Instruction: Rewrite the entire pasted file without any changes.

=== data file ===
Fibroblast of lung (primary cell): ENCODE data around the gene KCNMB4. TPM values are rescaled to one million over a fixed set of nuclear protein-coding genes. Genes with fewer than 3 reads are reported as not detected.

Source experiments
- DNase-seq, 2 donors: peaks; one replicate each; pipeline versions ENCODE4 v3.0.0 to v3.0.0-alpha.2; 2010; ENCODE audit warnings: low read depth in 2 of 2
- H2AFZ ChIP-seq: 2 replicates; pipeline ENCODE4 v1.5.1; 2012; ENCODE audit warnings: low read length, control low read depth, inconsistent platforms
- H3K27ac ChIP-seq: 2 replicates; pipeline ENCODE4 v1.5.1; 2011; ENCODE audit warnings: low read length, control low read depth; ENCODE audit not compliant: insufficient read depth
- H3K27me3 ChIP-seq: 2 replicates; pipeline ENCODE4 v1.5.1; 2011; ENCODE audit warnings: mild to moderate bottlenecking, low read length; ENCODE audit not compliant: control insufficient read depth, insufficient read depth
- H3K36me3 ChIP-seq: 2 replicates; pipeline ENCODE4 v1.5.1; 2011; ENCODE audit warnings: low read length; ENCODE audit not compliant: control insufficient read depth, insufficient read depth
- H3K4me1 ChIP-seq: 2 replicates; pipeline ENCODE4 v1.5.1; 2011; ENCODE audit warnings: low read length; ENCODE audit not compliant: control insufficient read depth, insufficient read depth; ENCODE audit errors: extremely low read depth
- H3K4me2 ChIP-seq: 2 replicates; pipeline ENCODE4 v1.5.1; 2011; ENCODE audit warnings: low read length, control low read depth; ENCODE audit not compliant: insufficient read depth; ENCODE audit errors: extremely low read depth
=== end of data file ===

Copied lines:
Fibroblast of lung (primary cell): ENCODE data around the gene KCNMB4. TPM values are rescaled to one million over a fixed set of nuclear protein-coding genes. Genes with fewer than 3 reads are reported as not detected.

Source experiments
- DNase-seq, 2 donors: peaks; one replicate each; pipeline versions ENCODE4 v3.0.0 to v3.0.0-alpha.2; 2010; ENCODE audit warnings: low read depth in 2 of 2
- H2AFZ ChIP-seq: 2 replicates; pipeline ENCODE4 v1.5.1; 2012; ENCODE audit warnings: low read length, control low read depth, inconsistent platforms
- H3K27ac ChIP-seq: 2 replicates; pipeline ENCODE4 v1.5.1; 2011; ENCODE audit warnings: low read length, control low read depth; ENCODE audit not compliant: insufficient read depth
- H3K27me3 ChIP-seq: 2 replicates; pipeline ENCODE4 v1.5.1; 2011; ENCODE audit warnings: mild to moderate bottlenecking, low read length; ENCODE audit not compliant: control insufficient read depth, insufficient read depth
- H3K36me3 ChIP-seq: 2 replicates; pipeline ENCODE4 v1.5.1; 2011; ENCODE audit warnings: low read length; ENCODE audit not compliant: control insufficient read depth, insufficient read depth
- H3K4me1 ChIP-seq: 2 replicates; pipeline ENCODE4 v1.5.1; 2011; ENCODE audit warnings: low read length; ENCODE audit not compliant: control insufficient read depth, insufficient read depth; ENCODE audit errors: extremely low read depth
- H3K4me2 ChIP-seq: 2 replicates; pipeline ENCODE4 v1.5.1; 2011; ENCODE audit warnings: low read length, control low read depth; ENCODE audit not compliant: insufficient read depth; ENCODE audit errors: extremely low read depth